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Under a new add-on program, plan members will have access to an expanded list of FDA-approved specialty generic medications with no copays.
Elixir, a pharmacy services provider that is a subsidiary of Rite Aid, has launched a specialty generic medication enhancement to its managed copay solutions effective June 1, 2022. The new add-on program allows members to receive generic versions of certain specialty medications at a $0 copay with no extra charge to the plan.
Elixir executives wanted to create a seamless program for generic specialty drugs with ease of use for the member. The new program is available to those in commercial lines of business. Those in Medicare/Medicaid programs, as well as those in high-deductible HSA plans, are not eligible, said Marly Arbuckle, RPh, CSP, senior director, specialty solutions and strategy for Elixir.
“We decided to do this for positive member experience,” she said recently in an interview with Formulary Watch. “We decided to add on a feature to an existing program and make for a seamless execution with no additional charge.”
The program includes 28 generic medications for complex medical conditions that are high-dollar and high-touch, she said. This includes medications for oncology, multiple sclerosis, neurologic and respiratory conditions. This list is updated bi-annually. (See table below for a list of included medications.)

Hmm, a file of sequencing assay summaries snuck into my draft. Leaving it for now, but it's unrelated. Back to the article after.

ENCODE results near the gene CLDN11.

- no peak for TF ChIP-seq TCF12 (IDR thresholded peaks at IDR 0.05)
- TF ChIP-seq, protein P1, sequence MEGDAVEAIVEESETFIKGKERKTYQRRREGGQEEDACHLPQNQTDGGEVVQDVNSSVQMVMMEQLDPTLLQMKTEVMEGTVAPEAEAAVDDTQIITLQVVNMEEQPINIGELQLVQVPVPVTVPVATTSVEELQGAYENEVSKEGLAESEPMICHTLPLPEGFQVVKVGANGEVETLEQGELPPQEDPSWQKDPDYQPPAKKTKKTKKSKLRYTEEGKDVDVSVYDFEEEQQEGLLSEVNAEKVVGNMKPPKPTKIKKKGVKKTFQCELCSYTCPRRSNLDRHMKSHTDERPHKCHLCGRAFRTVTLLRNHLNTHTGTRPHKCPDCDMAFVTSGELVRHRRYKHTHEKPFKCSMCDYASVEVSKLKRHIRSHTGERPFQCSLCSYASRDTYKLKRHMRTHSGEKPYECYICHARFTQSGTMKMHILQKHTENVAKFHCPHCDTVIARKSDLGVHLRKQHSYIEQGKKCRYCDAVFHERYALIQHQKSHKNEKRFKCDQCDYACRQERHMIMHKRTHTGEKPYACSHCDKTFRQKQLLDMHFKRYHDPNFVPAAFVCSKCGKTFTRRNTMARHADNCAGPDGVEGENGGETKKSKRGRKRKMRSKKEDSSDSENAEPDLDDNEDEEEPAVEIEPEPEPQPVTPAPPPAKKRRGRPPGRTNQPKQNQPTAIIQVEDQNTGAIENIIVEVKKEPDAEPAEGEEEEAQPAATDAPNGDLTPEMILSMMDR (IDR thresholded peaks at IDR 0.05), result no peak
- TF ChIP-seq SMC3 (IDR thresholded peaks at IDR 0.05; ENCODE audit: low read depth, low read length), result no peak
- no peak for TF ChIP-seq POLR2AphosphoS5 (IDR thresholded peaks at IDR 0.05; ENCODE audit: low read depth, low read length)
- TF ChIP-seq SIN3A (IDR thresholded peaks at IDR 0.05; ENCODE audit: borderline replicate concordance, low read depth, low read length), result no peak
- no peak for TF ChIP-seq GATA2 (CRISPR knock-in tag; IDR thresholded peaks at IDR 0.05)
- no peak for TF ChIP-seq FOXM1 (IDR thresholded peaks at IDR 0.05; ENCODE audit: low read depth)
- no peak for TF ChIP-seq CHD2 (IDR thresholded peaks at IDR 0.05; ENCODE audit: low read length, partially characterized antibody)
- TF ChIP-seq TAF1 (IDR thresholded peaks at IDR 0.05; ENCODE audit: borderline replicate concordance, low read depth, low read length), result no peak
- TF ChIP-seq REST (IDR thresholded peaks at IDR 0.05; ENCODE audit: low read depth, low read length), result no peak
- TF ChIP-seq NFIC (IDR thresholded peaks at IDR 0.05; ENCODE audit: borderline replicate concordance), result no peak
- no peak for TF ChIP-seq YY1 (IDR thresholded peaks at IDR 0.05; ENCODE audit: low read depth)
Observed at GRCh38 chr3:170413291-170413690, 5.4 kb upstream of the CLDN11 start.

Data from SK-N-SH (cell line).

Elixir leaders wanted to call attention to the generics available for these conditions. “We have generics in the marketplace that are widely accepted in the traditional drug space.” Arbuckle said. “But with more complex disease states comes more complex drugs and a more complex acceptance of generics. Unfortunately, there is a perceived lack of efficacy in the marketplace when it comes to generics for specialty diseases.”
Elixir has identified this lack of acceptance as a barrier for using specialty generics. “Members have brand loyalty and there’s this fear of switching. And there is uncertainty. We’ve experienced that firsthand over the last couple of years with a pandemic; we fear what we don’t understand.”
The products chosen for the program, she said, had to make sense from a financial standpoint for the plan and ensuring the drugs on the list are the most cost-effective option. “It doesn’t make sense to include single-source generic products in a program like this. There is no cost advantage. We’ve included multisource products when there’s no longer a rebate factor or compliance issues to consider.”